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Batsmen and Robin
by Sreelata Yellamrazu
Jan 30, 2007
Indian selectors have a whole new problem. He goes by the name: Robin Uthappa.

Contradictory to any negative portrayal that may have been attached with the implication, Robin Uthappa will have a say (and hopefully a place in the Indian eleven) in his own right. He only strengthened his stance in the third one day international against the West Indies in Chennai.

Ever since their last tour to the Caribbean last year, India has repeatedly encountered hurdles in the form of the West Indian resurgence. Such has been Greg Chappell’'s grim reign that not being able to get past the West Indies has become more than a matter of prestige. It has represented a stagnancy of thought and process. While it may be purely coincidental that India faced a downward slide since that fateful tour, more than one player from the Indian team has suffered a fallout with fame and fortune.

With only about a month to go to the World Cup, the Indian line up is hardly looking like a settled lot. Worse still, more than one player is proving a nagging worry for the selectors who would perhaps have few options in selecting the fifteen man squad from the list of thirty probables. But the selectors have one unique dilemma on their hands.

At present, India has the option of a few tried and tested openers in Virender Sehwag, Gautam Gambhir, Robin Uthappa and even Wasim Jaffer. However, it is a safe bet to say that on board the flight to the Caribbean and the World Cup, there may an opening slot for only one player. Dilip Vengsarkar, the chairman of selectors, has openly expressed his desire to see Sourav Ganguly open the innings for India to provide seniority and stability while also, taking an assertive approach and provide impetus.

While Sourav Ganguly has sprung into a prominent role in one of the most remarkable of cricketing career comebacks, the same may not be the case with the others. While to criticize a man of Sachin Tendulkar's ability is harsh, he is perhaps not the same aggressive individual with the free flowing end of the bat. With the sometimes brittle-like appearance to the middle order and the question of recovery from Yuvraj Singh, there is certainly a need to lend weight to the middle order. Sachin Tendulkar could well be thrust into that role for good measure.

But what this all means is that India will only take on board one more batsman with the ability to open the innings. To leave Gambhir out without a proper look in may seem harsh, but even R.P. Singh was not spared from the dejection of not being given a game before leaving him out of the squad for the final two games of the series against the West Indies. But it seems a toss up between Virender Sehwag and a fair contender in Robin Uthappa.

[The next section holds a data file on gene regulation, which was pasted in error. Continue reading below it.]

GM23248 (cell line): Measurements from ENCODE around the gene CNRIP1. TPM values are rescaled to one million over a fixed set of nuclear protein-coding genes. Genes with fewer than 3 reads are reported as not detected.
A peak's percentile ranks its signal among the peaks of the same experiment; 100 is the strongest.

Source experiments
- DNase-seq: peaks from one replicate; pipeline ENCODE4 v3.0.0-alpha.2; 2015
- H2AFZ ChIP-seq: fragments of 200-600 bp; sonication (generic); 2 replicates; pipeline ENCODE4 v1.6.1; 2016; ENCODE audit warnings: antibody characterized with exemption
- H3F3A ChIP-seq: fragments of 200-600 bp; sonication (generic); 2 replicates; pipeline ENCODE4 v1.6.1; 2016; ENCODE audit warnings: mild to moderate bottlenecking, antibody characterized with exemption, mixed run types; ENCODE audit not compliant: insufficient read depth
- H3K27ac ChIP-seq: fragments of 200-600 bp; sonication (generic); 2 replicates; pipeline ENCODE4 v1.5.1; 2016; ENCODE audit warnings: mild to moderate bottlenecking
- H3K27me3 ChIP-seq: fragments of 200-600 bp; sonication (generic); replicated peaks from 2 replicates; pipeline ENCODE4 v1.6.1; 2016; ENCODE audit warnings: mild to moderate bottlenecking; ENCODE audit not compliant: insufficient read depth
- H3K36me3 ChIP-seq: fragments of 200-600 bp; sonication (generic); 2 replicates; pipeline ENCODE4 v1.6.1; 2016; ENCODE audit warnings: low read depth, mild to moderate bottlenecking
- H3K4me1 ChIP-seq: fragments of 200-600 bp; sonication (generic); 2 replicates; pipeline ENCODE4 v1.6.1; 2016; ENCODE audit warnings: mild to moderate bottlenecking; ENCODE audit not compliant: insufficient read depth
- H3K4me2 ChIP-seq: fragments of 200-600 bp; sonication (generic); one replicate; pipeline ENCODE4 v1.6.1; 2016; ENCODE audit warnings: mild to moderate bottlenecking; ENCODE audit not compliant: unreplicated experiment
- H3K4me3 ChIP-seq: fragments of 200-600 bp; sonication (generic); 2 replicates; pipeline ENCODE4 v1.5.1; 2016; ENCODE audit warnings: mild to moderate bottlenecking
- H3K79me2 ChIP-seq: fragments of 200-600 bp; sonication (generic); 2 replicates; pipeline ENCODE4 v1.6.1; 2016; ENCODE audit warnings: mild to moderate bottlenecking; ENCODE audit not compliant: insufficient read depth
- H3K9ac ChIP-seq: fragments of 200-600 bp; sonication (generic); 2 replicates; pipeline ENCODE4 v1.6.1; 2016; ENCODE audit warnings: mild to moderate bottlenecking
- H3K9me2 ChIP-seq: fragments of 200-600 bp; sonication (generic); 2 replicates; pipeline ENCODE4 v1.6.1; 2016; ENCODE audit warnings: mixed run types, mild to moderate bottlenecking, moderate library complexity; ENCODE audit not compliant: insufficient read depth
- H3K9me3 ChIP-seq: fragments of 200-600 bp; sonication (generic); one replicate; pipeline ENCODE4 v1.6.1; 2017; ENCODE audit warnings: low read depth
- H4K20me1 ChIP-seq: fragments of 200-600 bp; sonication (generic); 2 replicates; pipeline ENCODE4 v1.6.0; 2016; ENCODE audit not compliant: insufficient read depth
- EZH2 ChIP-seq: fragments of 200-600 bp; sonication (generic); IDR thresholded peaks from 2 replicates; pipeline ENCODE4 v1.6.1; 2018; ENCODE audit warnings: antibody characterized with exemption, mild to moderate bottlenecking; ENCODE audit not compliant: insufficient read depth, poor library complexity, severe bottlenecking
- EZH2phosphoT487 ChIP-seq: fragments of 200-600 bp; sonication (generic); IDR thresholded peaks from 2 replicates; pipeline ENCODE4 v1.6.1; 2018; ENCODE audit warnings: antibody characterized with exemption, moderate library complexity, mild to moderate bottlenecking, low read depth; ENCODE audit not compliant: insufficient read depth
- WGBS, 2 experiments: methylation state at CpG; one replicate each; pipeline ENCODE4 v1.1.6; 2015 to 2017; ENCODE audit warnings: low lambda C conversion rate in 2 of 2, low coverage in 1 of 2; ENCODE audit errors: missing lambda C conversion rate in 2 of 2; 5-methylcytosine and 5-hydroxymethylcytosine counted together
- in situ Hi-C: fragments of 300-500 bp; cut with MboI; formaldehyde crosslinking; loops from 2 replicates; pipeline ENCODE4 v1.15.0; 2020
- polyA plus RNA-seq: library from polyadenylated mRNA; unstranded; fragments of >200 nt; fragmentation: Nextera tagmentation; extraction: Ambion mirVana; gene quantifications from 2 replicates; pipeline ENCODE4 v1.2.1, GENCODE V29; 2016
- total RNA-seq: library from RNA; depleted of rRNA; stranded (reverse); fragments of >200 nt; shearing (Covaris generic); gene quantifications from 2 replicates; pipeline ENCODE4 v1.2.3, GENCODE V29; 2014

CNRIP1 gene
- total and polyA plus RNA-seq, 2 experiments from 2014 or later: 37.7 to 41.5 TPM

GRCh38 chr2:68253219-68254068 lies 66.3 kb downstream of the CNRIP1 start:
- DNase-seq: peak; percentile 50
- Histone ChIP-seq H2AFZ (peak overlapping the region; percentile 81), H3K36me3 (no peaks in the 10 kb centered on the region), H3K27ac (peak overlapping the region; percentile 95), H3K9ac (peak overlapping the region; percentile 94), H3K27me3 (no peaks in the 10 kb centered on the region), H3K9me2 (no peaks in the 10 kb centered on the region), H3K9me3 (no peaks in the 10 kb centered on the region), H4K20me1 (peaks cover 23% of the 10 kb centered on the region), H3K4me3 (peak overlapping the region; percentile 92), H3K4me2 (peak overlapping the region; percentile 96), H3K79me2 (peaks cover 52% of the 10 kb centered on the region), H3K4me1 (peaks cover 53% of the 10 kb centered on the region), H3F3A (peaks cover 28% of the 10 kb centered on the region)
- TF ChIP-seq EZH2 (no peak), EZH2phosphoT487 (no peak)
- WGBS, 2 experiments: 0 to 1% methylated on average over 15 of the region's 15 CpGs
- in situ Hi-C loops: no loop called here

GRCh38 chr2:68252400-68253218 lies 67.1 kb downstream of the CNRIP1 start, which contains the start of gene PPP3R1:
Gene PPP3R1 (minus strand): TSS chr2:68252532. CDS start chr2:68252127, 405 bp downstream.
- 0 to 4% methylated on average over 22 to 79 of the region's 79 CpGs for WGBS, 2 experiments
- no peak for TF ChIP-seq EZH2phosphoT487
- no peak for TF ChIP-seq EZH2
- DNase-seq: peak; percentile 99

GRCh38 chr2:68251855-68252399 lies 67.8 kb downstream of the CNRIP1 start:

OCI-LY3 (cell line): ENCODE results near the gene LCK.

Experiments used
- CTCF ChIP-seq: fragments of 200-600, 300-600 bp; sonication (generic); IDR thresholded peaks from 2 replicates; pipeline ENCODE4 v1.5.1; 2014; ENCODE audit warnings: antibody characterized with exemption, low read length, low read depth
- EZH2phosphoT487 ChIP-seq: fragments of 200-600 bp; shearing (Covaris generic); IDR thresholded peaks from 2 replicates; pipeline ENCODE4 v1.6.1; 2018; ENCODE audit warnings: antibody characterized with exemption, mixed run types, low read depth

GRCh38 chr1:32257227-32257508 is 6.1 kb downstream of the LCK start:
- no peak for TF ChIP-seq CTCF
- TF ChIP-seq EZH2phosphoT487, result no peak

Sending back Irfan Pathan raised the question why Sehwag was allowed to continue the tour in languishing form. Leaving Sehwag also means perhaps losing out on the odd blitzkrieg of an innings that could turn a game on its head. But even the merit in that thought withered as Sehwag went too long without a knock of repute to his name. His absence has provided the much needed breather for the likes of Gambhir and Uthappa to show they were just as good to play at this level of the game.

Robin Uthappa has come across as a compact player, both in technique and in flourish. His forty-one ball seventy in the third game in Chennai against the West Indies gave India a golden opportunity to bury the visitors into the ground. That it did not happen, is another issue with the rest of the order falling like nine pins in the pursuit of a day dream. India may have hit lows in trying to accelerate their innings, a rather common phenomenon in the mid-nineties. But Uthappa has stood out, in rather emphatic fashion.

Uthappa has shown the technique and ability to both, bide time as well as add impetus to the innings. A flourishing batsman in the domestic seasons for the last few years, his has been the name that popped ever so often but never given a longer run. The time and his form seem ripe for India to reap the fruits of a genuine opener with a penchant for shaping the innings.

Are the selectors bold enough to take the risk of playing Robin Uthappa on the basis of consistency while leaving the experienced but out-of-sorts Sehwag out? Would it be prudent? If a place must be made for Sehwag, then it would have to be made in the middle order and let Sehwag resolve his way into form in the rather questionable middle order. In which case, the selectors will have to pick one amongst Suresh Raina, Mohammad Kaif or Dinesh Mongia to be the dispensable player to accommodate Yuvraj Singh. According to reports emanating from the camp, Raina enjoys the coach's vote. Kaif's story has been euphemistic and well documented in recent months. More ignominy could not have come to a more vibrant player.

What though becomes very obvious is that there are more than a few intriguing headaches for the Indian team management, perhaps a visible outcome of the prolonged experimentation. And there are certainly not many more games to truly field and test the line up for a dry run!

 
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